Incubation in vitro. Newly molted 5th instar larvae of M. separata larvae were starved for 24 h. The midgut was dissected and incubated in 1 mg/mL FWN at 28 °C for 30 min followed by rinsing several times with phosphate buffered saline (PBS).
4.5.3. Fixing and Staining
The dissected midguts were fixed with 4% paraformaldehyde for 2 to 4 h and were then dehydrated in graded sucrose solution for 24 h until all midguts settled at the bottom. Ultrathin sections (10 µm) were sliced using a freezing microtome and stained with 3 µg/mL CM-DiI (Invitrogen, California, USA) at 37 °C for 5 min and at 4 °C for 15 min. The uncombined fluorochrome was washed with PBS and the slide was sealed with 50% glycerinum phosphate buffer for confocal laser scanning microscopy (CLSM).
The prepared sections were observed via LSM-710 confocal laser scan microscope (CLSM) (Zeiss, Oberkochen, Germany). FNW and CM-DiI emitted green and red fluorescence under laser excitation at 405 and 550 nm, respectively. Eyepiece multiple was set to 10× and the objective multiple was adjusted to 100× and 400× for hierarchal scanning. Photomicgraphs are from a representative experiment repeated three times with similar results.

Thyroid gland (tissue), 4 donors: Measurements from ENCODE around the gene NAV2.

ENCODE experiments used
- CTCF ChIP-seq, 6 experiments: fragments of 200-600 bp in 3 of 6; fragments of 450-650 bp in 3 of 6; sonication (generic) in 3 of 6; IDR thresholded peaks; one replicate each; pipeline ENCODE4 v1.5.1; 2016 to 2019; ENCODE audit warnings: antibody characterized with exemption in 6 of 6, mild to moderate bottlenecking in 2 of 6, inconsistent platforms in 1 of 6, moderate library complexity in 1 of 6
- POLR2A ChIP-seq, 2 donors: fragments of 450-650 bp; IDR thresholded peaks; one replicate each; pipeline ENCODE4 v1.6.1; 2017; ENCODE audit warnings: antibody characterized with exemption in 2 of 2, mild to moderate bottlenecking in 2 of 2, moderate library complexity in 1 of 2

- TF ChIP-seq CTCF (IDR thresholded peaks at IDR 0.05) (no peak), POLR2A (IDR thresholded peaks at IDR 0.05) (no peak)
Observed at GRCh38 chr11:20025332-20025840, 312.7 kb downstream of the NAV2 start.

4.6. Transmission Electron Microscopy (TEM)
Samples of the midgut were pre-fixed in 40 mL/L glutaraldehyde and post-fixed in 10 g/L aqueous osmium tetroxide for 30 min. Fixed samples were rinsed in 0.1 M PBS with sucrose (pH 7.4), dehydrated in graded acetone, and embedded in Epon812. Ultrathin sections were cut with a Leica-ULTRACUT (Zeiss, Oberkochen, Germany), stained with uranyl acetate and lead citrate, and examined on a JEM1230 electron microscope (Jeol, Munchen, Germany) at 80 kV. Photomicgraphs are from a representative experiment repeated three times with similar results.